April 1975: the greatest chess match that never was
in march 1943, a boy named Bobby was born in Chicago to a Jewish mother who had fled the Nazi takeover of Europe. Eight years later, in May 1951, a boy named Tolya was born into a working class family in the industrial city of Zlatoust, in the Urals region of Russia. One would have thought that the distance between these two boys, in terms of geography, language, and class, would have been so great that there was almost no chance they would ever learn of each other’s existence, to say nothing of come into contact. But there was one common force in both of their lives that drew them into one another’s orbit.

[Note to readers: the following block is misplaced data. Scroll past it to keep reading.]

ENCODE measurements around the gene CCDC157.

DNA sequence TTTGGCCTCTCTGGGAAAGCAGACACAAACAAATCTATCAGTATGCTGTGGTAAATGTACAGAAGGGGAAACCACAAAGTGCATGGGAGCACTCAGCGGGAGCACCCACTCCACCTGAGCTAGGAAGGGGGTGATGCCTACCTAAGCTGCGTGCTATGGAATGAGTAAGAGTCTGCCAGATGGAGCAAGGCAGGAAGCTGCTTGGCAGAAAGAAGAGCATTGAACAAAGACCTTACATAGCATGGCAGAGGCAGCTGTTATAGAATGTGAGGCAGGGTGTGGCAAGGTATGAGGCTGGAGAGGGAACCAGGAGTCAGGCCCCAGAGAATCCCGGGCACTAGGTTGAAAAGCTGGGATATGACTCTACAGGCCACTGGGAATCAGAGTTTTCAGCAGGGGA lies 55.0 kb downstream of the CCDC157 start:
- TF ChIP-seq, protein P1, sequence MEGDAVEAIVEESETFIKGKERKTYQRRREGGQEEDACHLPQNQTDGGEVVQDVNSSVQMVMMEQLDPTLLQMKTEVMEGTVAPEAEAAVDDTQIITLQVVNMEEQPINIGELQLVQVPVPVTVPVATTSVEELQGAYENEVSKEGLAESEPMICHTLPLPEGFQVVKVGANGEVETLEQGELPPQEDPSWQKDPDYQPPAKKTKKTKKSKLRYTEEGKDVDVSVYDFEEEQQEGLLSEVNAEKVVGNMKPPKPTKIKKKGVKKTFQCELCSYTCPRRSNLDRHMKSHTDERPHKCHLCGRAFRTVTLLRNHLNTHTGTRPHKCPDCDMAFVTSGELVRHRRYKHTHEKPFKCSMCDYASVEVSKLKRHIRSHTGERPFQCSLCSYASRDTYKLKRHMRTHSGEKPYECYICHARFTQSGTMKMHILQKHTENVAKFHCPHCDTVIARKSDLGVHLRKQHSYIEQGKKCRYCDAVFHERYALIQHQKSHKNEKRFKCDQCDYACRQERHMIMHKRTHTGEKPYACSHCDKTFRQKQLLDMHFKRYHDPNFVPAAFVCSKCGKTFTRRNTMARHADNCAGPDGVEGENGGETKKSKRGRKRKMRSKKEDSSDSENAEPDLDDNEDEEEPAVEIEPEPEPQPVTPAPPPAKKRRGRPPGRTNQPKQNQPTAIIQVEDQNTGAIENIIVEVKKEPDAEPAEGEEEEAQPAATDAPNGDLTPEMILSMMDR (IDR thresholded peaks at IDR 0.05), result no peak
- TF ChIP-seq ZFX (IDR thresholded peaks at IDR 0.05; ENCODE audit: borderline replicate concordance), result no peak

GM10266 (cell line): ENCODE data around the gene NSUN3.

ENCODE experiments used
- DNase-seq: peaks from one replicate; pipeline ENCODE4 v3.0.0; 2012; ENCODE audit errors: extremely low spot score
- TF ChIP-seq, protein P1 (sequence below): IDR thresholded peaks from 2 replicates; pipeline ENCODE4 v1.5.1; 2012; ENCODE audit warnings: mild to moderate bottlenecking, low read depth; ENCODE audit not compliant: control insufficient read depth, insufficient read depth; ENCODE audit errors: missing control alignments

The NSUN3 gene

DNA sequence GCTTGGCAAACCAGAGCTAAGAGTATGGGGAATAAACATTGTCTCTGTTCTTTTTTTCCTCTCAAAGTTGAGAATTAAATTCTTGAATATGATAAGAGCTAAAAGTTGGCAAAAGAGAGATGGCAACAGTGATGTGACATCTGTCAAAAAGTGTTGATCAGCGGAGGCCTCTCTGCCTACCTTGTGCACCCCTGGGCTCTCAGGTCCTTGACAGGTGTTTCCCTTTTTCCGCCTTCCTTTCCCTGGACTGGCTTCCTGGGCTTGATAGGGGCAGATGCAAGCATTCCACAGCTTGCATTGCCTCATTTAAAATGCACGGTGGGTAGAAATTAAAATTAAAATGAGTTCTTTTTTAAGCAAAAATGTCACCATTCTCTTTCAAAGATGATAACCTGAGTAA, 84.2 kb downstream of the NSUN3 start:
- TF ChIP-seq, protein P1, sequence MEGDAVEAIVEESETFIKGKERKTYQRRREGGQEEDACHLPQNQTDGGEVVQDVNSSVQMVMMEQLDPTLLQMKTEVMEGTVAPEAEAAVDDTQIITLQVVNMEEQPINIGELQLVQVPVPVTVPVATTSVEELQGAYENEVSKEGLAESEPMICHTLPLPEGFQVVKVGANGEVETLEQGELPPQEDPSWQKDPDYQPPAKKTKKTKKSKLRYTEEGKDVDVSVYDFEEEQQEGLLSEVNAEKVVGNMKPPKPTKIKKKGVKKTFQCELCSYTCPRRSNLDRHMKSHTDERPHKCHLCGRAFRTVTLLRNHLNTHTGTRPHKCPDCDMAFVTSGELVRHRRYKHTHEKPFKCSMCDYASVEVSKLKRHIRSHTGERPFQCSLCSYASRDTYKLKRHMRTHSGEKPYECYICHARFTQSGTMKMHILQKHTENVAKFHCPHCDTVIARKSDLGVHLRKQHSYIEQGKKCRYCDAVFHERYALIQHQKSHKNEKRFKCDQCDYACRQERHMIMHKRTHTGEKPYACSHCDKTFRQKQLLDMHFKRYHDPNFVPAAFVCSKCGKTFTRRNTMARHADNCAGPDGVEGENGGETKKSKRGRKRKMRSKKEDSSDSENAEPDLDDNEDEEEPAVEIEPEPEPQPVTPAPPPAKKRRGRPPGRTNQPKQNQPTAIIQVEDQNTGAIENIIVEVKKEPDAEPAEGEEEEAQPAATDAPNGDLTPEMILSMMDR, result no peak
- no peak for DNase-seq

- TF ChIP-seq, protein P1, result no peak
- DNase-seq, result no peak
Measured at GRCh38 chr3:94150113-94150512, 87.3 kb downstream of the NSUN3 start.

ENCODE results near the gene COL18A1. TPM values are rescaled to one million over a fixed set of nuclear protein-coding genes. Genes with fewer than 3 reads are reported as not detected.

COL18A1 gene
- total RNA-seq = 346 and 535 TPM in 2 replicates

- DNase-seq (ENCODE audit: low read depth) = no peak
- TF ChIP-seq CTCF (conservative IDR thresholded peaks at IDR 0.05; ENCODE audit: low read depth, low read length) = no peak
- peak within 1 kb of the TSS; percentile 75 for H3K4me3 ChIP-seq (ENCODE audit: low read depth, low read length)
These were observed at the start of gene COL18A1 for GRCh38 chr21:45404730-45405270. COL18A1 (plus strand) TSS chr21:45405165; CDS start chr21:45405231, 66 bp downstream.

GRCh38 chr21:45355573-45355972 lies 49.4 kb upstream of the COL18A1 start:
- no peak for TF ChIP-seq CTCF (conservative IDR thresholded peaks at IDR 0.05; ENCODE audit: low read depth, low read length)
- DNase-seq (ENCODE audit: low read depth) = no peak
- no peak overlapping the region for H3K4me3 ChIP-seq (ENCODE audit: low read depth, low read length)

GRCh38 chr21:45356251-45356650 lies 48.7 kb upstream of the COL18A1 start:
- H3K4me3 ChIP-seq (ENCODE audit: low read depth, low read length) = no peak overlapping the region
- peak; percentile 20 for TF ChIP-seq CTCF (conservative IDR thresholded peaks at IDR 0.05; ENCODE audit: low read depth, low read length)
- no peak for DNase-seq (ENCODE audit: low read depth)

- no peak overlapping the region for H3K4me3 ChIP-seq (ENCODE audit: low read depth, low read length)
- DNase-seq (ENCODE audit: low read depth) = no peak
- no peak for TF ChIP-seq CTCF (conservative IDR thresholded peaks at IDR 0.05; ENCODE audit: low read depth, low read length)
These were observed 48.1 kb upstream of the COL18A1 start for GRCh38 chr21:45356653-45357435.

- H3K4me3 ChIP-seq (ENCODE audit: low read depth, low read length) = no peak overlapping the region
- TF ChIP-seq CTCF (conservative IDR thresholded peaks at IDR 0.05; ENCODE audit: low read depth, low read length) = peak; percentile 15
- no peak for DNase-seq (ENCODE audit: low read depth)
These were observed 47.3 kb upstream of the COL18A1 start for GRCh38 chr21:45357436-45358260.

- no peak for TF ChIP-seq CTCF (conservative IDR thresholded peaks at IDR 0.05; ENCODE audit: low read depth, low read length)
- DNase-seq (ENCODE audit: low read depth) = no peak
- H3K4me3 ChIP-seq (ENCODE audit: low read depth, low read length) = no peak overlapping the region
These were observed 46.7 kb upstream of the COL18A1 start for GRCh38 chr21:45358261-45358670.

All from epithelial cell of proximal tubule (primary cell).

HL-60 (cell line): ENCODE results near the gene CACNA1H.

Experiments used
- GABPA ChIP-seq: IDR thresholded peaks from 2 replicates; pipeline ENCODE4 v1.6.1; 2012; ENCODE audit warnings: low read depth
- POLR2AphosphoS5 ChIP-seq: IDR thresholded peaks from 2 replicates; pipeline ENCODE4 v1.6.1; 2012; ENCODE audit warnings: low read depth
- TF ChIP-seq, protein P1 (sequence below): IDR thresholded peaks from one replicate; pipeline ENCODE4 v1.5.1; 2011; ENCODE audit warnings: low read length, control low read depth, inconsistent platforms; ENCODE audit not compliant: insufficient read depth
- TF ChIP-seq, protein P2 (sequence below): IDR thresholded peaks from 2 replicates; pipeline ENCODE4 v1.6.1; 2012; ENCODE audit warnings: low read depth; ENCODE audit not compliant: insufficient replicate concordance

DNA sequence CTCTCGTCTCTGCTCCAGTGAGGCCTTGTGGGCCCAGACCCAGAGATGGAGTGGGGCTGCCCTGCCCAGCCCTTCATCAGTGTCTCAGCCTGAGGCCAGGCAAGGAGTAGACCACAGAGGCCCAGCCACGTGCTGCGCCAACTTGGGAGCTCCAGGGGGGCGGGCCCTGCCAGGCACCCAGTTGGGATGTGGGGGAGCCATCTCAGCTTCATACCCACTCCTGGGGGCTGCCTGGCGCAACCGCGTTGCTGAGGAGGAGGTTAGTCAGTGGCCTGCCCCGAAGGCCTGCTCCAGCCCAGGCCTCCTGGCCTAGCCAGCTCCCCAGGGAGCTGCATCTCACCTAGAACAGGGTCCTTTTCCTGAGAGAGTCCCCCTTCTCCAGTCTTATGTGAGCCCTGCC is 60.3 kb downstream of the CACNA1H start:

When Bobby was six years old and his family had been living in Brooklyn, New York for almost four years, his sister taught him to play chess. At the age of 13 he became United States Junior Chess Champion and one year later he became the overall U.S. Champion.
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Russian Life is a 29-year-young, award-winning publishing house that creates a bimonthly magazine, books, maps, and other products for Russophiles the world over.
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